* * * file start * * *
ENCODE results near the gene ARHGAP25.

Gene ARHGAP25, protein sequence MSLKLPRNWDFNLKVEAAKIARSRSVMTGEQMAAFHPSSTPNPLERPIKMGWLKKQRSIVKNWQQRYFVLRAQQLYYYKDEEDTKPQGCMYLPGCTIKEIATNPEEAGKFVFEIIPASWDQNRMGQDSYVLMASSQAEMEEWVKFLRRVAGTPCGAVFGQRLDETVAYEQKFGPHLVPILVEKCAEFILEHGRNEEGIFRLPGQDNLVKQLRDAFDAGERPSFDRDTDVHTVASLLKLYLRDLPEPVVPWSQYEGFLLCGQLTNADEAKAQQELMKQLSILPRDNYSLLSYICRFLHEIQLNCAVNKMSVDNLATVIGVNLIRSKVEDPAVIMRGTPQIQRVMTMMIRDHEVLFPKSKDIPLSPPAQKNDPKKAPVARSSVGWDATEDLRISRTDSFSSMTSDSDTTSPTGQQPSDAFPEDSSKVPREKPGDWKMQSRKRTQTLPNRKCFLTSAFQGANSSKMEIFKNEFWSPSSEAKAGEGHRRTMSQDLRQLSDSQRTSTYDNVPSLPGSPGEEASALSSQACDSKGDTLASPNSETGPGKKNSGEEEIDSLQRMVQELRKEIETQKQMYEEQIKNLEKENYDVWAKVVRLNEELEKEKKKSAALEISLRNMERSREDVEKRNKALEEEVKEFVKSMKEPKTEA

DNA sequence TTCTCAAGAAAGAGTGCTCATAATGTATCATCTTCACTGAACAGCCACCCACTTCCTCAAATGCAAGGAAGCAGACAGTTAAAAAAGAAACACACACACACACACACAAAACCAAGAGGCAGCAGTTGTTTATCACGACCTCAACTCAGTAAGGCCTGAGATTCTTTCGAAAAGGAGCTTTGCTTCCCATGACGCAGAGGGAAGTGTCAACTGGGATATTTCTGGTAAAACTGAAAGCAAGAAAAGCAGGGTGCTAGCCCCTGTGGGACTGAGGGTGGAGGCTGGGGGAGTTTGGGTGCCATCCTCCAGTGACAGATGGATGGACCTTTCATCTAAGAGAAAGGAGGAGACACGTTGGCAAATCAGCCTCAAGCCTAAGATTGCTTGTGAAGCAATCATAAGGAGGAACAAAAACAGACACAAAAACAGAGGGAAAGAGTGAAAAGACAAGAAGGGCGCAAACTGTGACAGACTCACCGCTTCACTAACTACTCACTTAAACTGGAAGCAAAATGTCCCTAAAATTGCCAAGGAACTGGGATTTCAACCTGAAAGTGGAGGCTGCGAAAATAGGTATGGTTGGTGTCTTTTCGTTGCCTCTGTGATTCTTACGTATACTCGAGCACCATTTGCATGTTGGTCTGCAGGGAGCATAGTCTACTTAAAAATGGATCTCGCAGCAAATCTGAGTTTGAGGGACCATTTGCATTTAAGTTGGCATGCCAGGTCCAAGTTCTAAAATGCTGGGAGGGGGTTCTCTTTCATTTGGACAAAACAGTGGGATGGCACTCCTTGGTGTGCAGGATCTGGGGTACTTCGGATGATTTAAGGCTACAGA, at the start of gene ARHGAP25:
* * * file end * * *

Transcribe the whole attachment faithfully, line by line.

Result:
ENCODE results near the gene ARHGAP25.

Gene ARHGAP25, protein sequence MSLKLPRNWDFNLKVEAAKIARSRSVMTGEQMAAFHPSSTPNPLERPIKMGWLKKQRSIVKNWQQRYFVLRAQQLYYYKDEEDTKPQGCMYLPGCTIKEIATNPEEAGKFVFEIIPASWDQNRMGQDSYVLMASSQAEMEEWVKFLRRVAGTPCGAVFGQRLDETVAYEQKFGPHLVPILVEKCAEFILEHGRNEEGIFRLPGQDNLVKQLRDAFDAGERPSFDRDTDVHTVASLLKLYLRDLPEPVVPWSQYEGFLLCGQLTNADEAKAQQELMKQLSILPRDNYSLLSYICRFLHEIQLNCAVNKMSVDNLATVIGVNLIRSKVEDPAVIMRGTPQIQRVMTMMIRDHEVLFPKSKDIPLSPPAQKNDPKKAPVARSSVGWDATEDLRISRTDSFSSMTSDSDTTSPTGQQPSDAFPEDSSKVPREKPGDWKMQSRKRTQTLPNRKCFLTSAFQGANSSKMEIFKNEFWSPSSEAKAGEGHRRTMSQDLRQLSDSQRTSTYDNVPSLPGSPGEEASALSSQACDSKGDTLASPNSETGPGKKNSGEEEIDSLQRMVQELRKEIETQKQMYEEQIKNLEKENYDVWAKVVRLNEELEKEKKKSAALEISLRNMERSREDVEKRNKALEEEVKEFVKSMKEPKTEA

DNA sequence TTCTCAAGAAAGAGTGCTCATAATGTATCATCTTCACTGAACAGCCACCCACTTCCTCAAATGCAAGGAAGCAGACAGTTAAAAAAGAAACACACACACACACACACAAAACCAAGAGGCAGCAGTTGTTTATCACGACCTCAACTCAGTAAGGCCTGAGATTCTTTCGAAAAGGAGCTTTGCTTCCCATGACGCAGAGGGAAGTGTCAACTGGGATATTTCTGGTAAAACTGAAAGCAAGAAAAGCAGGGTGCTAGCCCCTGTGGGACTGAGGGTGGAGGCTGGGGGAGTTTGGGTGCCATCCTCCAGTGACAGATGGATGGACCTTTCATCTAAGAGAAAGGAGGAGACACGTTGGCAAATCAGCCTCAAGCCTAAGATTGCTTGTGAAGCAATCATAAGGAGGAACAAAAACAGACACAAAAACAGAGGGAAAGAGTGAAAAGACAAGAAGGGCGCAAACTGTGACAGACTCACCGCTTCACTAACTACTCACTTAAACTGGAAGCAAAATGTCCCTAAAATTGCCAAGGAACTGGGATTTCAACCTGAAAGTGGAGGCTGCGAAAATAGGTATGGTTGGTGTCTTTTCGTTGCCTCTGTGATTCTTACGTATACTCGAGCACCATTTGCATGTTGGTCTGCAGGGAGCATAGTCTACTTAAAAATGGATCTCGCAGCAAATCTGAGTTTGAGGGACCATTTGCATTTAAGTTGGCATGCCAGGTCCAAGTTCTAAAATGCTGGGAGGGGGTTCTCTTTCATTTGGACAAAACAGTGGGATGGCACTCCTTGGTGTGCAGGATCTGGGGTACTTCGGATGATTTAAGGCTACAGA, at the start of gene ARHGAP25: